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Cooper's Hawk

Saturday, September 9, 2017

Sundown on Borscht St.

A writer named Pablo Iglesias Maurer has published an excellent and interesting article in the DCist, Abandoned States: Places In Idyllic 1960s Postcards Have Transformed Into Scenes Of Abandonment.

Pablo travels to the Borscht Belt and takes pictures of the current ruins of places of historic grandeur in what were once known as the Jewish Alps, the Catskills and the Poconos.

Really cool pictures, which he interposes with same views from the glory days.

© Pablo Maurer

In the 1930's many jewish families, like blacks, were still denied hotel lodging in America. In addition many of them kept kosher and had special food requirements. So working and middle class jews created their own hotels and getaways, in areas of upstate New York and Pennsylvania where they could eat and shtup and feel special, free of anti semitism, and they did so, with reckless abandon, primarily in places like Sullivan, Orange and Ulster Counties. There were over 538 Borscht Belt hotels in the area during the heyday.


They created huge places like Grossingers and the Concord. Brickman's, Kutsher's and Shawanga. Jewish immigrants had first moved north to the general area in the early 1900's and eventually established the area as a getaway destination from the stress and tsuris of the city.

© Pablo Maurer

The list of comics who performed in the area are legendary, Fanny Brice, Jerry Lewis, Buddy Hackett, Henny Youngman, Joan Rivers, Dangerfield, Jackie Mason, Woody Allen, Lenny Bruce, Mort Sahl, Jan Murray, Mel Brooks, the list goes on forever. Sid Caeser met his wife while working there as a kid. Television comedy writing as we know it had its inception in these yiddishe palaces.


The rock impresario Bill Graham worked at the Concord as a young man. The stories about the place in his biography by Robert Greenwald are epic, dames, crap games and knockdown fights over the last end cut of the prime rib.

At one point in the sixties, the thing was over. Why? Your guess is as good as mine - assimilation, jet travel, better options, the glitzy Borscht Belt just wasn't cool anymore. And people now demanded air conditioning, something the old lodges lacked. Another good article on the entire subject here.

sunbathing at grossingers

I sent my good friend Stan the article and he sent me this note back:

My youth!
Brought up in Scranton, in the Pocono’s.
Grossingers was THE place for Scranton Jews.
My dad never could afford it, but finally, on their 50th anniversary….hmmm.maybe my Mom’s 60th birthday…cannot recall, they went for a weekend and invited their two kids, with husbands and our kids, for Sunday lunch, while they stayed the weekend.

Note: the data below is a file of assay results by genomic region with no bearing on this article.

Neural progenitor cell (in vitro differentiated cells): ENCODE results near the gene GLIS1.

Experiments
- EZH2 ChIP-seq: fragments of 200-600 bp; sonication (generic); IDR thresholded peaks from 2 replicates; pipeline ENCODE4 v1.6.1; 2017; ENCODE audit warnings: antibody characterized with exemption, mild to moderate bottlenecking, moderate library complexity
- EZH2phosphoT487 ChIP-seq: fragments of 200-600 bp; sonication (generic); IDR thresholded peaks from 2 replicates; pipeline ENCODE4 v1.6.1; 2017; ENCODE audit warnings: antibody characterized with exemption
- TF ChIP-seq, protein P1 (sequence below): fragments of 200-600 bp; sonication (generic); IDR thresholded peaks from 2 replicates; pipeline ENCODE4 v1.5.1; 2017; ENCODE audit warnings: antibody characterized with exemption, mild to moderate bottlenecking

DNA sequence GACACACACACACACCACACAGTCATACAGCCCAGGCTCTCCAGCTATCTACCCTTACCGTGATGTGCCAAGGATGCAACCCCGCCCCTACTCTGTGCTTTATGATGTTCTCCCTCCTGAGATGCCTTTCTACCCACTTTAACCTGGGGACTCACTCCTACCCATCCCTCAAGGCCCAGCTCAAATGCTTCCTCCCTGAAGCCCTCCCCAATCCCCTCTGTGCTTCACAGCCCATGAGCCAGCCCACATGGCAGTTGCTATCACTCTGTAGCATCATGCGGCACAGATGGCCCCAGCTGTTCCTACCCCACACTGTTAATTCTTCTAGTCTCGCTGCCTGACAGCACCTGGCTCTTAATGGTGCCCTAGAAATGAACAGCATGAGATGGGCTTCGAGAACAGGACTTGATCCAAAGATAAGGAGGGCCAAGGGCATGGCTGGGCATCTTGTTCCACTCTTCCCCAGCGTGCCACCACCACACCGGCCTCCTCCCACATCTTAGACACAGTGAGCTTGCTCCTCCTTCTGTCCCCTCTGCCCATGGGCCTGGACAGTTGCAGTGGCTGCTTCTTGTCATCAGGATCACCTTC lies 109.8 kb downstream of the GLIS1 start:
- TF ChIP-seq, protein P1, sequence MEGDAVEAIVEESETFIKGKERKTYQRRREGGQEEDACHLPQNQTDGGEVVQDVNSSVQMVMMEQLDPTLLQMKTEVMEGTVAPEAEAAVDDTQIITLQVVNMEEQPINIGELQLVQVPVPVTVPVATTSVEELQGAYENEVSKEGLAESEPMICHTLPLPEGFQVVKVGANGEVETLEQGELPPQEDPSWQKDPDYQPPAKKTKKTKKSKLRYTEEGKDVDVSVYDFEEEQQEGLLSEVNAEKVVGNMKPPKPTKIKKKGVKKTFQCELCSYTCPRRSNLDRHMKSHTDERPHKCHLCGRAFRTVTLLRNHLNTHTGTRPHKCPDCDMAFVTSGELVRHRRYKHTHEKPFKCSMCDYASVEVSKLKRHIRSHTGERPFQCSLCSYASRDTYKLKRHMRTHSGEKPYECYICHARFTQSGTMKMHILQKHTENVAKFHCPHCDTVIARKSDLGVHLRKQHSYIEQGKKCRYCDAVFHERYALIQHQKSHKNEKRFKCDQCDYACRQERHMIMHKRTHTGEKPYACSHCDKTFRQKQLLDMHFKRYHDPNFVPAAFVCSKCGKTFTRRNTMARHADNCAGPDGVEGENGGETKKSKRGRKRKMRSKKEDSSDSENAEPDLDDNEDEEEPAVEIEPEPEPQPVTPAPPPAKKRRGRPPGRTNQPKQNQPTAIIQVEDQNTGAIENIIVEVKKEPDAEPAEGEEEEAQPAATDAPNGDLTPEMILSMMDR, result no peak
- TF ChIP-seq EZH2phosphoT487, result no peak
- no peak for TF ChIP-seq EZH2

My father spent the entire day talking about the incredible food, and how everything was unlimited, so if you asked for chicken soup and you didn’t like it, they would bring you the mushroom barley, and baskets of fresh bread…..on and on….
one of the worse meals I ever had….huge portions of tasteless crap,
Anyway, happy they got to go before the end.

My bar mitzvah party was held at Mt. Airy Lounge in the Poconos,  three families with sons who shared a May bar mitzvah chipped in and rented a bunch of city busses and took all of us up there for the day.

we had use of the pool, gym, barbecue and a dance but i was embarrassed because I was madly in love with the only irish catholic girl in the joint and not even sure how I got to invite her…tall thin, with knobbly knees, light brown hair, Cheryl K----….that was all I cared about that day and afraid my parents would find out.
Hah! I showed them later on:
Wife One was green eyed Finnish Methodist and 
Wife Two an English Roman Catholic.

I can relate, Stan. My first was a southern baptist. My own mother spent the latter part of her life in the Poconos, in Hawley, not far from Stan. But by that time the bloom was off the herring, it had lost whatever schmaltz it may have once had.

2 comments:

Isak said...

Some of my favorite images of my Mom and Dad are when they were dining
and partying at The Concord. My father did stand-up for a time, and in
the off hours took on contenders at handball. He was a champion. He was
fat in those days so other guys thought he was a pushover. He would take
on two at a time and kill it. The muscle on the side of his hand was like
steel. He could pop a handball and make it burst against a wall. That's
how strong he was. Boxed a bit for a time too. Said he had ten professional
fights; won the first nine, lost the tenth and that was that. And he
gambled. Oh, did he gamble. That never stopped.

Blue Heron said...

My uncle Eli Rubenstein was another ripped, tough guy handball player. Worked at General Dynamics, benched over 300 lbs in his seventies. These guys were not pussies.